I suppose there’s not much that needs to be said when you’re one of Japan’s most notorious Yakuza bosses. In fact, I’m fairly certain you’re not meant to say much to anyone when you’re a high-profile organised crime figure (at least not without running the risk of outing yourself). But a little extra never really hurt, like in the case of Jiro Yanagawa’s Patek Philippe 3800/108 Nautilus – a statement piece through and through.
As one of the most expensive Nautilus pieces ever created – and one of the rarest given the unique cushion shape – this particular Patek is believed to have found its way to Yanagawa as a gift.
Boasting of an 18K yellow gold dial with date, concealed white gold deployant clasp, and an all-round attitude of “not-to-be-fucked-with”, the timepiece is accompanied by an entire array of precious gems. But let’s be honest… “accompanied” is a bit of an understatement; “overwhelmed” would be a far more appropriate choice of words.
Round diamonds on the dial, round diamonds on the pave, round diamonds on bracelet links, bezel, and what have you; three baguette rubies on the dial, and even a flat sapphire crystal in the mix, there’s no doubt about it – this one’s liable to turn heads no matter where you are in the world.
In terms of function, this particular Nautilus is self-winding and water-resistant, with a straight-line lever escapement. There’s also a monometallic balance adjusted to both heat and cold. Housing a shock absorber and self-compensating flat balance spring, the triangular dauphine hands are made of – you guessed it – yellow gold.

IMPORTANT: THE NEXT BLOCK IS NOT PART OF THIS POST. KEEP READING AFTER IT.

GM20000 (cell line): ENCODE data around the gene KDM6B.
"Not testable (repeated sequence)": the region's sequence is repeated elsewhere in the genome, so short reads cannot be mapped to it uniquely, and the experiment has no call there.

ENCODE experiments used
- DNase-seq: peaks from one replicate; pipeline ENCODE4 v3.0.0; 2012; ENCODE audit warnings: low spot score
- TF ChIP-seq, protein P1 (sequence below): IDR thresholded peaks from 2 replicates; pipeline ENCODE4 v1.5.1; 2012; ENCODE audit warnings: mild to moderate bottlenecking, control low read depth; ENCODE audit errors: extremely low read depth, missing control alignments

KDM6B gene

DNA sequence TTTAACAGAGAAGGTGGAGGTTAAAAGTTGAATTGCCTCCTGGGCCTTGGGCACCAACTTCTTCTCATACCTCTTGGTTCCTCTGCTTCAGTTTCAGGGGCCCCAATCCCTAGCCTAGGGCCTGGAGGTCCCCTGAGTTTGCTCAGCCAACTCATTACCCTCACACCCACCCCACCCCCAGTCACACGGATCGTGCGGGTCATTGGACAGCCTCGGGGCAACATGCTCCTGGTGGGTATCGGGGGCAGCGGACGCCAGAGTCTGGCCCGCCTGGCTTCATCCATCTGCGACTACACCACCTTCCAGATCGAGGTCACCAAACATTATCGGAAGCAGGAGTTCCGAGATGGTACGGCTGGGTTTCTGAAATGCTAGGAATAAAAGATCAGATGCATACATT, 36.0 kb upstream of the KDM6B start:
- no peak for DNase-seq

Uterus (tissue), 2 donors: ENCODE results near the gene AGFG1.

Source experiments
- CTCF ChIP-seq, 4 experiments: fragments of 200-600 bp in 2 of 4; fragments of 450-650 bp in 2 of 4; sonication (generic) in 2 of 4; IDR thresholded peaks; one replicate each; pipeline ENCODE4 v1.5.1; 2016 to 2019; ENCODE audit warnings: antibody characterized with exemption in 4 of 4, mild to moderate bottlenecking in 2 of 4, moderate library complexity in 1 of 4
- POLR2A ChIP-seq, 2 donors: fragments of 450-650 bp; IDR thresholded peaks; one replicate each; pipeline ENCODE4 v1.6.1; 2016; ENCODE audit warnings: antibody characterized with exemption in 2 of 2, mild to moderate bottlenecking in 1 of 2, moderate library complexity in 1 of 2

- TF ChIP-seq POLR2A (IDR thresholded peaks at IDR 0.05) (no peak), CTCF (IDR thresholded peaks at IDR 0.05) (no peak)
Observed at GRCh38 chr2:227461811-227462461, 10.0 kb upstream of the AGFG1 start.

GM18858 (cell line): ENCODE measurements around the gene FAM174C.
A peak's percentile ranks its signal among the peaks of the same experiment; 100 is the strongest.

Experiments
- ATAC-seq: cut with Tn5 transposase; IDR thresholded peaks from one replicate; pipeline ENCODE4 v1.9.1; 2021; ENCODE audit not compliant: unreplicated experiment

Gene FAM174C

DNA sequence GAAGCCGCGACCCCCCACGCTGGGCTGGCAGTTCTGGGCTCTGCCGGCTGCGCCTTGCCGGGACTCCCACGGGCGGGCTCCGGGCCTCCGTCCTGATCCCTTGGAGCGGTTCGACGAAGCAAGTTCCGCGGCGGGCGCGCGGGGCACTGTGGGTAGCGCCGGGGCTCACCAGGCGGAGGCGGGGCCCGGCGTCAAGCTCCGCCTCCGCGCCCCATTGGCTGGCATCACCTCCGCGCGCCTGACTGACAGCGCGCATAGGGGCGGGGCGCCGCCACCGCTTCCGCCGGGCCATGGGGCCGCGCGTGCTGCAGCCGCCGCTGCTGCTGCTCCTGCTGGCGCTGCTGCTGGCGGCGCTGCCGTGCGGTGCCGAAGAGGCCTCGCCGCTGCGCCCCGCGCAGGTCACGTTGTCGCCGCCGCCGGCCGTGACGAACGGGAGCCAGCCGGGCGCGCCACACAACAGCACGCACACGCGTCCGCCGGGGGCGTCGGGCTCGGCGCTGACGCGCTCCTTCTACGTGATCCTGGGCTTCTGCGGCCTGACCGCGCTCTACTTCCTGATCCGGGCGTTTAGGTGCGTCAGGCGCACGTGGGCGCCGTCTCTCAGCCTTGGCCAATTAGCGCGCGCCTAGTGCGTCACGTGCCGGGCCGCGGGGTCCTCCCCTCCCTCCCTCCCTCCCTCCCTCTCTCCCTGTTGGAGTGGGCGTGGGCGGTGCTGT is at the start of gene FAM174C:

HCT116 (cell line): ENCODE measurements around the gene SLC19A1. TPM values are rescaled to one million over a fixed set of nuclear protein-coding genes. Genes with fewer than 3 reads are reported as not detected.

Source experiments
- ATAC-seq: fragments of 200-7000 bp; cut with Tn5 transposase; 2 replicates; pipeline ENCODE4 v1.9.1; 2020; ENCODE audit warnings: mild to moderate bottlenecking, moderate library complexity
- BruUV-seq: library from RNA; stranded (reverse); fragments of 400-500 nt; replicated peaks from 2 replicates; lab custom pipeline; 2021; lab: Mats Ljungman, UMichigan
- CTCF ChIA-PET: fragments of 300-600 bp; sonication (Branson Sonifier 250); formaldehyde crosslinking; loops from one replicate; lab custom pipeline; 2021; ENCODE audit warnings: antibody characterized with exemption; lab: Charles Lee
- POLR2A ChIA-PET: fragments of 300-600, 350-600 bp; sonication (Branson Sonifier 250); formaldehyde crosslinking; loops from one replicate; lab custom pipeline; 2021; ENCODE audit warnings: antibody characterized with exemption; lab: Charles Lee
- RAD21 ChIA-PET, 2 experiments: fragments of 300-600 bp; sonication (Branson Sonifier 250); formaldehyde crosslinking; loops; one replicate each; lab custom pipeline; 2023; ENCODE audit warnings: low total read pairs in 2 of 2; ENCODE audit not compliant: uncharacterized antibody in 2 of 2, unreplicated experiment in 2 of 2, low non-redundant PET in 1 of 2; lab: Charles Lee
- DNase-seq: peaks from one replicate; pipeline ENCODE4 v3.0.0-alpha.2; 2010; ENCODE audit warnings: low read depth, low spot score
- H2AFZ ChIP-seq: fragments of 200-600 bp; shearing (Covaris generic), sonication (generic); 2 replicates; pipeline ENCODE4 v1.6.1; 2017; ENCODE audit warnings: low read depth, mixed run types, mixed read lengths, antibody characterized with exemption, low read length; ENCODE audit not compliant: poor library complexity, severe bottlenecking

Say what you will about the man and the watch aesthetic – the former being a criminal and the latter having been characterised by many as garish, loud, over-the-top. This level opulence and luxury is a testament to how far Jiro Yanagawa had come as a man. From an impoverished Korean immigrant child, pushing the absolute limits to solidify his status as a “somebody” – albeit through less than legitimate means – to a feared crimelord with ice on his wrist, if it weren’t for the less-than-wholesome element of illegal activities, it’d be a classic bootstrappin’ rags-to-riches story.
At its peak, Yanagawa’s syndicate was over several thousand men strong. But gangland wars and law enforcement saw to its disbandment soon after. Though you may be interested to hear, there is a slightly more uplifting epilogue. Turning over a new leaf during the twilight years of his life, Yanagawa became a goodwill ambassador between Japan and Korea, later even assuming the position of founding commissioner for Japan’s International Boxing Federation branch.
The Patek Philippe 3800/108 Nautilus is estimated by classicdriver.com to be worth anything between $115,000 to $192,000. And while it was only auctioned off a few years ago, keep an eye out for the next time it goes on the block.